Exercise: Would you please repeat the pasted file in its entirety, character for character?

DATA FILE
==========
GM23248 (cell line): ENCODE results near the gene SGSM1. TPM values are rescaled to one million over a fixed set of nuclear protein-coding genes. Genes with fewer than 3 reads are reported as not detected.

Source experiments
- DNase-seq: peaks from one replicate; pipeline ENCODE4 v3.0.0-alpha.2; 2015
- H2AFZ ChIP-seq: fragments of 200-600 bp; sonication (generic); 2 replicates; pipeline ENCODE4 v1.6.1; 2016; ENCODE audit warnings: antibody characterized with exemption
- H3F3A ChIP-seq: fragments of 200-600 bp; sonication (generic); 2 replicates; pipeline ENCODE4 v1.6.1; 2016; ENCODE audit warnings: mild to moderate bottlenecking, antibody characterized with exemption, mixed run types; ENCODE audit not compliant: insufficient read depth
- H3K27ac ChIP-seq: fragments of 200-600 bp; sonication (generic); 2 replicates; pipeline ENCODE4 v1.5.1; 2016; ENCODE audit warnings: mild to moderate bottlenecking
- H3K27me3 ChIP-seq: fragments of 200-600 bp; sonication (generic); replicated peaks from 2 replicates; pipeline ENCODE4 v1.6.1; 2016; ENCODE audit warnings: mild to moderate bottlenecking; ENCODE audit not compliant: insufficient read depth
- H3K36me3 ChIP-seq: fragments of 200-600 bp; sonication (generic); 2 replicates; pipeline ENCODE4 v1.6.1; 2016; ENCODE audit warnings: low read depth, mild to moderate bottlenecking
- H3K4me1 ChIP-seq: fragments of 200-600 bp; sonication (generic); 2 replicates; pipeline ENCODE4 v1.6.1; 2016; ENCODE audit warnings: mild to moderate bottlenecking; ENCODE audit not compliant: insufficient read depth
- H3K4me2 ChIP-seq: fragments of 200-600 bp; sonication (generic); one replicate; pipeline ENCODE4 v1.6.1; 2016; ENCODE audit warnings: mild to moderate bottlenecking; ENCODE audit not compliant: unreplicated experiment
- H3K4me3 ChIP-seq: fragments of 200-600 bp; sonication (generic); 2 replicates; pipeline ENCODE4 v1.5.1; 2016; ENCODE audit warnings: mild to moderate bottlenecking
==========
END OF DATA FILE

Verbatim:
GM23248 (cell line): ENCODE results near the gene SGSM1. TPM values are rescaled to one million over a fixed set of nuclear protein-coding genes. Genes with fewer than 3 reads are reported as not detected.

Source experiments
- DNase-seq: peaks from one replicate; pipeline ENCODE4 v3.0.0-alpha.2; 2015
- H2AFZ ChIP-seq: fragments of 200-600 bp; sonication (generic); 2 replicates; pipeline ENCODE4 v1.6.1; 2016; ENCODE audit warnings: antibody characterized with exemption
- H3F3A ChIP-seq: fragments of 200-600 bp; sonication (generic); 2 replicates; pipeline ENCODE4 v1.6.1; 2016; ENCODE audit warnings: mild to moderate bottlenecking, antibody characterized with exemption, mixed run types; ENCODE audit not compliant: insufficient read depth
- H3K27ac ChIP-seq: fragments of 200-600 bp; sonication (generic); 2 replicates; pipeline ENCODE4 v1.5.1; 2016; ENCODE audit warnings: mild to moderate bottlenecking
- H3K27me3 ChIP-seq: fragments of 200-600 bp; sonication (generic); replicated peaks from 2 replicates; pipeline ENCODE4 v1.6.1; 2016; ENCODE audit warnings: mild to moderate bottlenecking; ENCODE audit not compliant: insufficient read depth
- H3K36me3 ChIP-seq: fragments of 200-600 bp; sonication (generic); 2 replicates; pipeline ENCODE4 v1.6.1; 2016; ENCODE audit warnings: low read depth, mild to moderate bottlenecking
- H3K4me1 ChIP-seq: fragments of 200-600 bp; sonication (generic); 2 replicates; pipeline ENCODE4 v1.6.1; 2016; ENCODE audit warnings: mild to moderate bottlenecking; ENCODE audit not compliant: insufficient read depth
- H3K4me2 ChIP-seq: fragments of 200-600 bp; sonication (generic); one replicate; pipeline ENCODE4 v1.6.1; 2016; ENCODE audit warnings: mild to moderate bottlenecking; ENCODE audit not compliant: unreplicated experiment
- H3K4me3 ChIP-seq: fragments of 200-600 bp; sonication (generic); 2 replicates; pipeline ENCODE4 v1.5.1; 2016; ENCODE audit warnings: mild to moderate bottlenecking